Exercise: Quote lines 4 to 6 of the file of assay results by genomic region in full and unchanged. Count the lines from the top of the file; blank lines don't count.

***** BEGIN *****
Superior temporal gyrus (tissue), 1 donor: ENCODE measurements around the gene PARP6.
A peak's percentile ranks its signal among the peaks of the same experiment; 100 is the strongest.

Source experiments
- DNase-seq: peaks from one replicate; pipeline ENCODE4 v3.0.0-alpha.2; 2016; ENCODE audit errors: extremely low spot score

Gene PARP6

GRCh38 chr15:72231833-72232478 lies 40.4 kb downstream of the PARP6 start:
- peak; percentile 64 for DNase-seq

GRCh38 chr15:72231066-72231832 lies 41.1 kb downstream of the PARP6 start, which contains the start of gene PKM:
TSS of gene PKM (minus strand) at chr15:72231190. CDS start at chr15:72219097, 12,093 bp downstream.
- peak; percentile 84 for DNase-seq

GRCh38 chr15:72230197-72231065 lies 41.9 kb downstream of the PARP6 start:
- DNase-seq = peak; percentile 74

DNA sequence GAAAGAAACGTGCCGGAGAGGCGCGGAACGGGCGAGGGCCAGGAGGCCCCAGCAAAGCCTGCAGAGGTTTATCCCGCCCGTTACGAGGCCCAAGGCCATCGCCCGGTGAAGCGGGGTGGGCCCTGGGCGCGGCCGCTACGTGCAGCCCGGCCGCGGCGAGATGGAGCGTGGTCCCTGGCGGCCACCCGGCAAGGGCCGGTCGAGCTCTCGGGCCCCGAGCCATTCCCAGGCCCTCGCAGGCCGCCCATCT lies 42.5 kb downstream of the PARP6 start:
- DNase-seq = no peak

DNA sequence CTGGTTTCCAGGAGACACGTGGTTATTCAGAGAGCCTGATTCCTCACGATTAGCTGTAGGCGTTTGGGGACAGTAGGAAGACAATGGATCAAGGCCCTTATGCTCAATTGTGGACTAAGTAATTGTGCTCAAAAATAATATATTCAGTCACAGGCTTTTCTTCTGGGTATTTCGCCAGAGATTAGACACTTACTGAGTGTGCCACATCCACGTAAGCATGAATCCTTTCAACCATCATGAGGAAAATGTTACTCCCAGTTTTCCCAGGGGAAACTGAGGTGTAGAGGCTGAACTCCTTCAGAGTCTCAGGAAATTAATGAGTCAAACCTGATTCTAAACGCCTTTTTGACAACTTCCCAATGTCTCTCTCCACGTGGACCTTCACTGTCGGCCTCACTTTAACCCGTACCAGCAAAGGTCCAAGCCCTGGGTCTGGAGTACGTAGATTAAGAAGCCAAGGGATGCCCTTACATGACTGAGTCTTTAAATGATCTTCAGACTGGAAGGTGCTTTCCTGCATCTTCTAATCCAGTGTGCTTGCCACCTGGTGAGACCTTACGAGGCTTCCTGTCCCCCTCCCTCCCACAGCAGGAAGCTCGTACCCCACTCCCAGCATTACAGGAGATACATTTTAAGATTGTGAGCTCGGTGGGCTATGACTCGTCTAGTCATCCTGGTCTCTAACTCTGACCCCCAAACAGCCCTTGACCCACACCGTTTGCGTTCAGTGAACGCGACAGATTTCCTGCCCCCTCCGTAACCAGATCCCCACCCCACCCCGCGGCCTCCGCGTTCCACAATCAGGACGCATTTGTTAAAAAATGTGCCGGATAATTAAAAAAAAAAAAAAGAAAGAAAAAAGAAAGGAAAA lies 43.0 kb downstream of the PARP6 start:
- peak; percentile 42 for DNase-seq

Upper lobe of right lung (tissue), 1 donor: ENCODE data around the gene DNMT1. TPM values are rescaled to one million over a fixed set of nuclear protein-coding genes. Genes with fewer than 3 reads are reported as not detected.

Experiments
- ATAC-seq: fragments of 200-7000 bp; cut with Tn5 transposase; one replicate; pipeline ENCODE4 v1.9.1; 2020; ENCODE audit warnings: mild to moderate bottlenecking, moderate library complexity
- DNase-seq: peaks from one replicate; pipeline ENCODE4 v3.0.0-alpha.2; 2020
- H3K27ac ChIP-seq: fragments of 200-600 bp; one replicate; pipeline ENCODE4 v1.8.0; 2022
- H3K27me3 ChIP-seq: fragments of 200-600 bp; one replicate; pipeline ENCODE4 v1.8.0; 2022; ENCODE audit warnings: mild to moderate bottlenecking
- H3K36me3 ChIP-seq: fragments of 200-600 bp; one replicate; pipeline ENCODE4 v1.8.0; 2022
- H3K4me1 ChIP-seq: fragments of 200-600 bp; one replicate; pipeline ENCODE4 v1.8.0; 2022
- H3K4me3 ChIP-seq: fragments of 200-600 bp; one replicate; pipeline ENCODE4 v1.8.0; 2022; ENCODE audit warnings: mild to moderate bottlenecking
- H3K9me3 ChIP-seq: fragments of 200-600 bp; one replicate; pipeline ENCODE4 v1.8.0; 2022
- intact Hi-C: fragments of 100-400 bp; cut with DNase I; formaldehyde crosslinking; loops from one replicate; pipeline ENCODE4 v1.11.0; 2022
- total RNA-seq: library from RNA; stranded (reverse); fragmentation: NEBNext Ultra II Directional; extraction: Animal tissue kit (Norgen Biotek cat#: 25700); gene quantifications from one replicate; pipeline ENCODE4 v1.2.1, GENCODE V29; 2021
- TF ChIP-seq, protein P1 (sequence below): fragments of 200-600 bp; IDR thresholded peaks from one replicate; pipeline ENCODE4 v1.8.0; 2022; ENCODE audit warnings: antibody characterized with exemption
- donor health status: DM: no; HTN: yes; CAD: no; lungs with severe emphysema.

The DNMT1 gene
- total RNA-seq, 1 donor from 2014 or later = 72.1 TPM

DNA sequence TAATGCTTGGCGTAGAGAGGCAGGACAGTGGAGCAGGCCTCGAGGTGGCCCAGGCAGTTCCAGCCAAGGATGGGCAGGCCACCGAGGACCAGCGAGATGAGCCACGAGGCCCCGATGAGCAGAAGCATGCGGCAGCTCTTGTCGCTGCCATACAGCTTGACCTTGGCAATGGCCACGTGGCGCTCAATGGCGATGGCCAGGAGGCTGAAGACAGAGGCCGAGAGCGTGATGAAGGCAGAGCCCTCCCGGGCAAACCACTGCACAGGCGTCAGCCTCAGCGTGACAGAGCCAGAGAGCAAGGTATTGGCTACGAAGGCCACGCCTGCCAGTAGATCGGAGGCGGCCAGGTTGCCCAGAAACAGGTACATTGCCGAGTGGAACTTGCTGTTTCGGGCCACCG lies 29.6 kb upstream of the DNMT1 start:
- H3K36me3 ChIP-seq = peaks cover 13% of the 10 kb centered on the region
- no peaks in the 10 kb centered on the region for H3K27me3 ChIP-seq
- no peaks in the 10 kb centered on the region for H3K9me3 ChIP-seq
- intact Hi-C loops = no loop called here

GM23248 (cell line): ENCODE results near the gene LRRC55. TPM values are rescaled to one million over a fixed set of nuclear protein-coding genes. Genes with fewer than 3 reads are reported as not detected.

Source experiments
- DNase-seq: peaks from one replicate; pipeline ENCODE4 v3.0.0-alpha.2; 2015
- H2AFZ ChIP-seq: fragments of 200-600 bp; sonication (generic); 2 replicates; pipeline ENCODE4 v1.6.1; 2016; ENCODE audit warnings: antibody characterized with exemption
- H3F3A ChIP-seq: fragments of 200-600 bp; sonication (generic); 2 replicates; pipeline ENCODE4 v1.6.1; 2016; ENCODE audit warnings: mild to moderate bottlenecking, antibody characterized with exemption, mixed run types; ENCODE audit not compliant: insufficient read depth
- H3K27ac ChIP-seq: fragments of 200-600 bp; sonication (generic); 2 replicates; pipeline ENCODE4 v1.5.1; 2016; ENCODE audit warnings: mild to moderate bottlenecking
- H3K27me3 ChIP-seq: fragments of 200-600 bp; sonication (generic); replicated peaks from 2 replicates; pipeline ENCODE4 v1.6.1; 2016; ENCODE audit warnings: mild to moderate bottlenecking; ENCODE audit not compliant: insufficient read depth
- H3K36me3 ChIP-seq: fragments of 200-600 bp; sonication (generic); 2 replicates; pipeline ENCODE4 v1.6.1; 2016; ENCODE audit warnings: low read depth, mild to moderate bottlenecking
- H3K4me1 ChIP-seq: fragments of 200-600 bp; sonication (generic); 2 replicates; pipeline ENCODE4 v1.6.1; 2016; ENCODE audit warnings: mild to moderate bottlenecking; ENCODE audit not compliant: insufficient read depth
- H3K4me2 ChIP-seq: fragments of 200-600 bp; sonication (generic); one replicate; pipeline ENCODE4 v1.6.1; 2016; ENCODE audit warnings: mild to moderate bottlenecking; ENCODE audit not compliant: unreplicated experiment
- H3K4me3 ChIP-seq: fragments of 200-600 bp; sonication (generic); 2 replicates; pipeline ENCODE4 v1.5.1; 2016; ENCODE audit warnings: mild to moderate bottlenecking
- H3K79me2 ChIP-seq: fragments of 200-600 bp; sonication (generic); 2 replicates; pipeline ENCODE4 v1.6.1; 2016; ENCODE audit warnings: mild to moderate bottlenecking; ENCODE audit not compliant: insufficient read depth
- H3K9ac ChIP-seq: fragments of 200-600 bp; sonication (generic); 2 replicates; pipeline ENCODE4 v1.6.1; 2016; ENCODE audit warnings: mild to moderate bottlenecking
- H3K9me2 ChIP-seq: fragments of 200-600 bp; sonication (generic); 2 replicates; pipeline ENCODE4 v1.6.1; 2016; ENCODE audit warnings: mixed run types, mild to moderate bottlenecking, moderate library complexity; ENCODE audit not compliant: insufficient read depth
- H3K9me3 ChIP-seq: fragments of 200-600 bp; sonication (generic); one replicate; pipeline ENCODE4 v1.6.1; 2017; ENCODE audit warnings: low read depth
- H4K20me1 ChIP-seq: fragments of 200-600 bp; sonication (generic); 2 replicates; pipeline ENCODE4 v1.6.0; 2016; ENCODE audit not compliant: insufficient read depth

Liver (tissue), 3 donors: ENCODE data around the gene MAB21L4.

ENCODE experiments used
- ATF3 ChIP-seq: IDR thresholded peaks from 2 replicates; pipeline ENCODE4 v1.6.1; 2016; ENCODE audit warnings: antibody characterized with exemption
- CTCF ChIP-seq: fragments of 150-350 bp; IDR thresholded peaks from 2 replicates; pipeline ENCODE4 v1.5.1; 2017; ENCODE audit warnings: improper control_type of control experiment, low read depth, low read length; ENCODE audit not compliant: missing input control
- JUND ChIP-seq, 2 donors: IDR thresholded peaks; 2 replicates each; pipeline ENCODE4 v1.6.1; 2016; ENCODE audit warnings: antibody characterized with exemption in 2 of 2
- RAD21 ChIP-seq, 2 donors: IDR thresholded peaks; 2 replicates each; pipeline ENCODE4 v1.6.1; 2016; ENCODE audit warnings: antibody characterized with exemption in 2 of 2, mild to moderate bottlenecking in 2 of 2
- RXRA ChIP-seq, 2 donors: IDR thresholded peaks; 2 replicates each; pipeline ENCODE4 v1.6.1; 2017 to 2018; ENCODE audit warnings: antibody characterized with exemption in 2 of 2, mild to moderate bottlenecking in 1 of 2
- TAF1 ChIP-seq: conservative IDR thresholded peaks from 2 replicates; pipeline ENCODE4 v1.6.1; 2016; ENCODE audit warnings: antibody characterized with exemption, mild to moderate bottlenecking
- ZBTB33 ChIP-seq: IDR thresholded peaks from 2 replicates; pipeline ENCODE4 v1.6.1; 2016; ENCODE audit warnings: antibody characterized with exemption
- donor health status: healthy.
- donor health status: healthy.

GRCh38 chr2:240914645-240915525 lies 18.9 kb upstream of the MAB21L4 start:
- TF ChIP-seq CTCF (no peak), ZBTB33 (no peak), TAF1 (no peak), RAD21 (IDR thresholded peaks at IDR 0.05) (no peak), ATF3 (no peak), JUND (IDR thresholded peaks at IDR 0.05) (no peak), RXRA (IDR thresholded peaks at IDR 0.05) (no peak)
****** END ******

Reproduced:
- DNase-seq: peaks from one replicate; pipeline ENCODE4 v3.0.0-alpha.2; 2016; ENCODE audit errors: extremely low spot score

Gene PARP6

GRCh38 chr15:72231833-72232478 lies 40.4 kb downstream of the PARP6 start: